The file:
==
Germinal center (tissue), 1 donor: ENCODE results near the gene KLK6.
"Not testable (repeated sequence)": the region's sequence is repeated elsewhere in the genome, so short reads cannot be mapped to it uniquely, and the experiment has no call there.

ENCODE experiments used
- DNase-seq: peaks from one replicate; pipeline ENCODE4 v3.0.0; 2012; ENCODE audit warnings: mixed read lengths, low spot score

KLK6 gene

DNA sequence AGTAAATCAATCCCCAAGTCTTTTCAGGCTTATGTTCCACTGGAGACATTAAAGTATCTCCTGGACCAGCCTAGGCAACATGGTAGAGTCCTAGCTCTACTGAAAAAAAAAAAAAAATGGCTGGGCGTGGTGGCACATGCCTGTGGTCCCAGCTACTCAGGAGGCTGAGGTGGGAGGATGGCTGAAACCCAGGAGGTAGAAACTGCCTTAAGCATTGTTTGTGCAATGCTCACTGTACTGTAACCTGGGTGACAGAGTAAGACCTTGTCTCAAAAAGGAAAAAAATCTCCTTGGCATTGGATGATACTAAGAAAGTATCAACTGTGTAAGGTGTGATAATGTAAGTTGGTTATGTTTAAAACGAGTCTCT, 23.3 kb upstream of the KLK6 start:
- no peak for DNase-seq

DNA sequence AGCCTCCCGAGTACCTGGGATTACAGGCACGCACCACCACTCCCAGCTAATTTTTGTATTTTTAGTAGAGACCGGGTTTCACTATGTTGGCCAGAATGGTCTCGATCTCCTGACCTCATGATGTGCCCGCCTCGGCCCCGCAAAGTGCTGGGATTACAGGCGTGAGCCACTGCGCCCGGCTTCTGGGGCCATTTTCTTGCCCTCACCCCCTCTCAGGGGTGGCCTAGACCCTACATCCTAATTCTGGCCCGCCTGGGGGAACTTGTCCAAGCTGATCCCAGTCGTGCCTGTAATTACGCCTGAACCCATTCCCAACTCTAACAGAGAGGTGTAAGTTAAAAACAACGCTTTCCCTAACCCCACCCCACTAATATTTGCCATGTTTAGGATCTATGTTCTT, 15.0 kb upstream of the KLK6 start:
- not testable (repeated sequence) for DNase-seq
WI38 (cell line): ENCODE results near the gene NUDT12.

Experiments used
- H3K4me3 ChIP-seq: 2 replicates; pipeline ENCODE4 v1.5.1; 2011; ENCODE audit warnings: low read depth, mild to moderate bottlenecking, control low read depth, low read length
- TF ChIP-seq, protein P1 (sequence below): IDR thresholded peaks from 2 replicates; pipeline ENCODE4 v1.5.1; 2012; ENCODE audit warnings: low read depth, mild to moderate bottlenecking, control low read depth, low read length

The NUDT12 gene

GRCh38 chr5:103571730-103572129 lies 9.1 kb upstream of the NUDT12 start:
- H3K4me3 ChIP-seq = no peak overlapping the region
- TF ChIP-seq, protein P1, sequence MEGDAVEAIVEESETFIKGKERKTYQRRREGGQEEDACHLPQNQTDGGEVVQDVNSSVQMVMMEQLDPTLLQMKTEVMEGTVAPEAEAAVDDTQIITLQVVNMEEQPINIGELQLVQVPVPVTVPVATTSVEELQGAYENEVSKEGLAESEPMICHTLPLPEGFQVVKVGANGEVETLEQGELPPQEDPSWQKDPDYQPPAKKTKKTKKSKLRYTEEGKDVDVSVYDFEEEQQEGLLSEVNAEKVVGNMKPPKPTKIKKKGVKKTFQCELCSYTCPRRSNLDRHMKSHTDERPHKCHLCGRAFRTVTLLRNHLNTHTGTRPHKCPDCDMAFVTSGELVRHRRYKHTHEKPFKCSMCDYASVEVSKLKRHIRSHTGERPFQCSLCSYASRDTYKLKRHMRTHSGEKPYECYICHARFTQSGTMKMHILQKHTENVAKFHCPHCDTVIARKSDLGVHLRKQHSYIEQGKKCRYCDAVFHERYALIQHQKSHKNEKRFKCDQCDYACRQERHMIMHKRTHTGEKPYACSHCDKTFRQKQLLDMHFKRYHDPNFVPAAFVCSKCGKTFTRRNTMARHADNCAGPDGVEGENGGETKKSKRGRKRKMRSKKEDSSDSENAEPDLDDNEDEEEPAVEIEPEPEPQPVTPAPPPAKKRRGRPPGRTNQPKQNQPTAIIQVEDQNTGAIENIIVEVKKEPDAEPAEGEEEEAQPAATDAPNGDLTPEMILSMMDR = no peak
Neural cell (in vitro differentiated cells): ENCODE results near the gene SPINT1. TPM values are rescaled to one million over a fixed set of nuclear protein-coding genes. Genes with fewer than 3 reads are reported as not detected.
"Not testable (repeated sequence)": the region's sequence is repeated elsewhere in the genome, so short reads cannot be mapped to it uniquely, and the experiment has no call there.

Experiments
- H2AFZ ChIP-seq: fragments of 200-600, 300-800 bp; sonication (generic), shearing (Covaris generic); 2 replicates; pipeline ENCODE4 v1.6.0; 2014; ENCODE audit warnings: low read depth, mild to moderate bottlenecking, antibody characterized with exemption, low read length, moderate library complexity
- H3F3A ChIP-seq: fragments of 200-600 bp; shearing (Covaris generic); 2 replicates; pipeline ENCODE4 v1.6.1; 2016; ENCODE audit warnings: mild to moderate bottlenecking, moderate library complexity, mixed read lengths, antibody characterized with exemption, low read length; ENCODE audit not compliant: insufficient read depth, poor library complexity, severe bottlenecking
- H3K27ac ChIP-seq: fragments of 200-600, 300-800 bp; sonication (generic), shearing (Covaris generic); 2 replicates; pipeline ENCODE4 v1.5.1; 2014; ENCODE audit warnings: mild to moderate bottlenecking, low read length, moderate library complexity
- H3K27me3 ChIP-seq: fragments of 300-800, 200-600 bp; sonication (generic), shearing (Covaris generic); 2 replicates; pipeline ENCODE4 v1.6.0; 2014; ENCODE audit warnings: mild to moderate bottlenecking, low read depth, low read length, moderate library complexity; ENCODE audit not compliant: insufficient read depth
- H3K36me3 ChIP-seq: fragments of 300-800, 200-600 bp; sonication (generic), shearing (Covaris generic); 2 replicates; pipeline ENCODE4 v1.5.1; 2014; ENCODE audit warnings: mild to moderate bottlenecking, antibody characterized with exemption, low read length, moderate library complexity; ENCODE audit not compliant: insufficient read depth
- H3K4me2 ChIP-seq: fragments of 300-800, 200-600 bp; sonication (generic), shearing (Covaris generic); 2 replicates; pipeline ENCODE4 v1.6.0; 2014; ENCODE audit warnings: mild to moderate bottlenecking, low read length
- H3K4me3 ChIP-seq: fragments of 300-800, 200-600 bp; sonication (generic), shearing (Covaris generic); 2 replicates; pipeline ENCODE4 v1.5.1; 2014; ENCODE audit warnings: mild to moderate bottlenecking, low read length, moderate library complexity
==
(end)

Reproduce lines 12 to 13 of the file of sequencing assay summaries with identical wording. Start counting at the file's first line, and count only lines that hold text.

- H3K4me3 ChIP-seq: 2 replicates; pipeline ENCODE4 v1.5.1; 2011; ENCODE audit warnings: low read depth, mild to moderate bottlenecking, control low read depth, low read length
- TF ChIP-seq, protein P1 (sequence below): IDR thresholded peaks from 2 replicates; pipeline ENCODE4 v1.5.1; 2012; ENCODE audit warnings: low read depth, mild to moderate bottlenecking, control low read depth, low read length